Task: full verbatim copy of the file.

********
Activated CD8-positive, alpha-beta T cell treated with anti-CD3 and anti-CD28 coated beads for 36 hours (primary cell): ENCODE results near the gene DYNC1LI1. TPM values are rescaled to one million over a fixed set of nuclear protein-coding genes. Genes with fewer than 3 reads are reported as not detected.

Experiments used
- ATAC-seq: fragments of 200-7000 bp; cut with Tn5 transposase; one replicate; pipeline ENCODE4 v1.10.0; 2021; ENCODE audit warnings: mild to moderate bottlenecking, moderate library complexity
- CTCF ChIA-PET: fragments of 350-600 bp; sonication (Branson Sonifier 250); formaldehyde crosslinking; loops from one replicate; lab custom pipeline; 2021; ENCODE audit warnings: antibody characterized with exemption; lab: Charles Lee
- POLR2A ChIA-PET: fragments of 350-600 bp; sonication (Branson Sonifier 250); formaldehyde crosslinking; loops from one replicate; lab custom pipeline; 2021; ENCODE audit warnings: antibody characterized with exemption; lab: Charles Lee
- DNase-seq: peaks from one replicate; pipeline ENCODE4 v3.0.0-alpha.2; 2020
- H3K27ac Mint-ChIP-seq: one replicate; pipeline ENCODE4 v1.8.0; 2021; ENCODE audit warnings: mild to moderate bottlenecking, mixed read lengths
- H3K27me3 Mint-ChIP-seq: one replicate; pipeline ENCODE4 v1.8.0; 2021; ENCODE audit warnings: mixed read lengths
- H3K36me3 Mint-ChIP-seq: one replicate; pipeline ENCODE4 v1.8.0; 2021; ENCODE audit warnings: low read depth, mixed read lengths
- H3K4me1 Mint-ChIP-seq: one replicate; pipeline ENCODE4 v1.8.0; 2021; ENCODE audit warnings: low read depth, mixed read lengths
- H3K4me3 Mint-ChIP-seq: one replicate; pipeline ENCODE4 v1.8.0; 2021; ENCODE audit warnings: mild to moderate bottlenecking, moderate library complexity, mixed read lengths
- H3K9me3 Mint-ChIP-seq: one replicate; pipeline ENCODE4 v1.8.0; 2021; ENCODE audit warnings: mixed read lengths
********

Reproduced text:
Activated CD8-positive, alpha-beta T cell treated with anti-CD3 and anti-CD28 coated beads for 36 hours (primary cell): ENCODE results near the gene DYNC1LI1. TPM values are rescaled to one million over a fixed set of nuclear protein-coding genes. Genes with fewer than 3 reads are reported as not detected.

Experiments used
- ATAC-seq: fragments of 200-7000 bp; cut with Tn5 transposase; one replicate; pipeline ENCODE4 v1.10.0; 2021; ENCODE audit warnings: mild to moderate bottlenecking, moderate library complexity
- CTCF ChIA-PET: fragments of 350-600 bp; sonication (Branson Sonifier 250); formaldehyde crosslinking; loops from one replicate; lab custom pipeline; 2021; ENCODE audit warnings: antibody characterized with exemption; lab: Charles Lee
- POLR2A ChIA-PET: fragments of 350-600 bp; sonication (Branson Sonifier 250); formaldehyde crosslinking; loops from one replicate; lab custom pipeline; 2021; ENCODE audit warnings: antibody characterized with exemption; lab: Charles Lee
- DNase-seq: peaks from one replicate; pipeline ENCODE4 v3.0.0-alpha.2; 2020
- H3K27ac Mint-ChIP-seq: one replicate; pipeline ENCODE4 v1.8.0; 2021; ENCODE audit warnings: mild to moderate bottlenecking, mixed read lengths
- H3K27me3 Mint-ChIP-seq: one replicate; pipeline ENCODE4 v1.8.0; 2021; ENCODE audit warnings: mixed read lengths
- H3K36me3 Mint-ChIP-seq: one replicate; pipeline ENCODE4 v1.8.0; 2021; ENCODE audit warnings: low read depth, mixed read lengths
- H3K4me1 Mint-ChIP-seq: one replicate; pipeline ENCODE4 v1.8.0; 2021; ENCODE audit warnings: low read depth, mixed read lengths
- H3K4me3 Mint-ChIP-seq: one replicate; pipeline ENCODE4 v1.8.0; 2021; ENCODE audit warnings: mild to moderate bottlenecking, moderate library complexity, mixed read lengths
- H3K9me3 Mint-ChIP-seq: one replicate; pipeline ENCODE4 v1.8.0; 2021; ENCODE audit warnings: mixed read lengths